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Tendon pain is by definition pain associated with sudden changes in tendon energy storage and compressive loads, which warms up or improves with activity, and is localised to the tendon (Cook & Purdam 2012).

What does that mean?
This means that any changes in load – running further than usual, running more frequently, changing the surface you run or play sport on or even wearing a different pair of shoes – can all contribute to a tendinopathy.

If there’s one thing about tendons, it is that they do NOT like change!

You’ll often find with tendon pain that the area can feel sore when you start your activity. The area will tend to “warm up” and the pain dissipates, then after you’ve finished usually later that day or evening it will feel stiff and sore again. It tends to be quite a localised pain which can be guided to with one or two fingers to point.

When should you see a Podiatrist for Achilles tendon pain?
Ideally, clinical input should be sought even with a mild niggle of pain. Pain is not normal!
Often though what we see clinically is unrelenting pain that has been present for weeks or months and is not clearing. If you can get onto it sooner it is generally quicker to settle and easier to manage.

A Podiatrist will identify key factors that are contributing to your pain and assist you in load management, and rehabilitation back to your activity.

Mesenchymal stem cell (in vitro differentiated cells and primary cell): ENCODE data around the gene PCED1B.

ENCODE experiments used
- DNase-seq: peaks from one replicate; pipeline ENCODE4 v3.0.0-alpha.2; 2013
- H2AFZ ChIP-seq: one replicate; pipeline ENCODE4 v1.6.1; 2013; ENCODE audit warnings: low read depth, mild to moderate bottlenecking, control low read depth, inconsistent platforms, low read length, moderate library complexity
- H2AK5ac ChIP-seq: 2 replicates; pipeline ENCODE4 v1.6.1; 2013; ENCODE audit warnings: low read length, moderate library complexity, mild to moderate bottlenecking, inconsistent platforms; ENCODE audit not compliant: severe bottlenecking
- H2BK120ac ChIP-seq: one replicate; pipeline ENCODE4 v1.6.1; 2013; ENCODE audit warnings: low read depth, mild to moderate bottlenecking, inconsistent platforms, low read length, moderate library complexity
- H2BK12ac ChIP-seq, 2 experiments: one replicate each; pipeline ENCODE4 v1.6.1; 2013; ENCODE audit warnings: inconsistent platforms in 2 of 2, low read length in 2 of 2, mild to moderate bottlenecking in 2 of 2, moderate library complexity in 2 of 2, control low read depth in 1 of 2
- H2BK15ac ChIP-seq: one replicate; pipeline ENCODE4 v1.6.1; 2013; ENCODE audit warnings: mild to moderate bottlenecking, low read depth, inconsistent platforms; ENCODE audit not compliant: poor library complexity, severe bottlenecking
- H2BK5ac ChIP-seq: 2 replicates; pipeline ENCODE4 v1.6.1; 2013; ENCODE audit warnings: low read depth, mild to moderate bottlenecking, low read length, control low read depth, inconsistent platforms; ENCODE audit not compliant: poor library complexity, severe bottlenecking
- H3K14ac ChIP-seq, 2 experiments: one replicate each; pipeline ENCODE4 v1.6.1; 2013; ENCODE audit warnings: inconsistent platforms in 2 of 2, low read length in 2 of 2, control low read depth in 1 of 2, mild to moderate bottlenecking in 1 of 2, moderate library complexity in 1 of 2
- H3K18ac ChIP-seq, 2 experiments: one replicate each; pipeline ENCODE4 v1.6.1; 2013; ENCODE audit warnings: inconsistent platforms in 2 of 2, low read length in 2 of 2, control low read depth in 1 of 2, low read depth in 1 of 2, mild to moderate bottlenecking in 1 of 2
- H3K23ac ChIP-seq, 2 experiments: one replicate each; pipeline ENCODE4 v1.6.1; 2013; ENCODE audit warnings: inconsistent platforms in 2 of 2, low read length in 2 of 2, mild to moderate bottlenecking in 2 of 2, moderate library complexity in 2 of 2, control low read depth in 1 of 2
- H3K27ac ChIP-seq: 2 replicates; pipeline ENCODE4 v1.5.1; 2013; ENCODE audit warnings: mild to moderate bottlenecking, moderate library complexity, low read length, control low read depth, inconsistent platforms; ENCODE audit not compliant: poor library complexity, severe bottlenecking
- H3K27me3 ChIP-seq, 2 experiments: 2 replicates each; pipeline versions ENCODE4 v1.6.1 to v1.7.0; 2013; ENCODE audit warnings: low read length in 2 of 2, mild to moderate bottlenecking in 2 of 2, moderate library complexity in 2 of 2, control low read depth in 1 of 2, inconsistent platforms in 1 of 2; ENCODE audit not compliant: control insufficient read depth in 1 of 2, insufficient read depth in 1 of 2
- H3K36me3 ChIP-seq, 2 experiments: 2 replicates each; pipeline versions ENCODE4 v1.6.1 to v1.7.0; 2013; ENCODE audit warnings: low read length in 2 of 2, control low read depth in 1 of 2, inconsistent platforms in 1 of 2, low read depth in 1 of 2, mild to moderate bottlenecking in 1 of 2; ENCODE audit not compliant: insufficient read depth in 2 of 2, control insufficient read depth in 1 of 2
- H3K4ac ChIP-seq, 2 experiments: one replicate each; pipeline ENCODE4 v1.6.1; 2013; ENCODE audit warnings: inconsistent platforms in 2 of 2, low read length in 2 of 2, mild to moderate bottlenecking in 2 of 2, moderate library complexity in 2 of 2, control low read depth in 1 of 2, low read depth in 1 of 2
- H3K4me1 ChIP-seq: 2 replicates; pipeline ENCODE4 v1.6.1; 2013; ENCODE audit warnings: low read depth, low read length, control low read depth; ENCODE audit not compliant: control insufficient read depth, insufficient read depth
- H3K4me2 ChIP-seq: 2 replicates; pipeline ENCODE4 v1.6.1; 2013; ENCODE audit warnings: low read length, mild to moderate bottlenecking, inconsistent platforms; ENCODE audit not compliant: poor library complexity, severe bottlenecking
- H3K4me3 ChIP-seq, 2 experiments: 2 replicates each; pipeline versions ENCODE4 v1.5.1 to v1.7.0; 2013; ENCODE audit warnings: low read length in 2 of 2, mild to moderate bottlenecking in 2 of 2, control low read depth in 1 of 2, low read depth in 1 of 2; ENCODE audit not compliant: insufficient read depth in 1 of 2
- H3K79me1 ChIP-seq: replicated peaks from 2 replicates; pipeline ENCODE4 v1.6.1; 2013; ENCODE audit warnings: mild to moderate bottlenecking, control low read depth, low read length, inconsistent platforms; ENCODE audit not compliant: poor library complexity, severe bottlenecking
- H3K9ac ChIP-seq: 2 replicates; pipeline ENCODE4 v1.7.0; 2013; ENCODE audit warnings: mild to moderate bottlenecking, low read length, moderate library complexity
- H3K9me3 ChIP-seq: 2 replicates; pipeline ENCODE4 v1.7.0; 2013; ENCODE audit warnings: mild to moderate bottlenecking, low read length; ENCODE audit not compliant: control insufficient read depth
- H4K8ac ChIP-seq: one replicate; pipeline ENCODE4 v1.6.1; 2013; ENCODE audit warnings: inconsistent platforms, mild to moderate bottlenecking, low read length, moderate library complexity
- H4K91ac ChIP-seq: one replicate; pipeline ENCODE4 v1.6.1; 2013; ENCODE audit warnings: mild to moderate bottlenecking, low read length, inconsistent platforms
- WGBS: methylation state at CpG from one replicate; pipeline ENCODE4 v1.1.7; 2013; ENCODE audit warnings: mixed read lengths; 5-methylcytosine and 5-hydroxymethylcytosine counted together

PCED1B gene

3 steps to keep a healthy Achilles tendon:

1. Foam roll and stretch the calves
Concentrate on both sides of the calf muscle and focus on loosening any knots within the muscle. Any tightness within the calf muscle will result in more tension within the tendon which can lead to pain in the area.

2. Complete rest does not help!
Although rest may seem like a good option it generally will not help much with your pain. Especially if you are wanting to continue in being active. The most important way to go ahead is through active recovery and avoiding aggravating activites.

3. Slowly increase load
Although it is tempting to push your limits fast, it can sometimes lead to pain and disappointment. It is best to slowly graduate your training and sensibly increase your load. Your tendons will thank you!

For more advice on Achilles tendinopathy please send your questions through, we would love to hear from you!

With you every step of the way!

Melissa Shiambis
Sports Podiatrist
P: (08) 7226 9901
E: melissa@podfitadelaide.com.au
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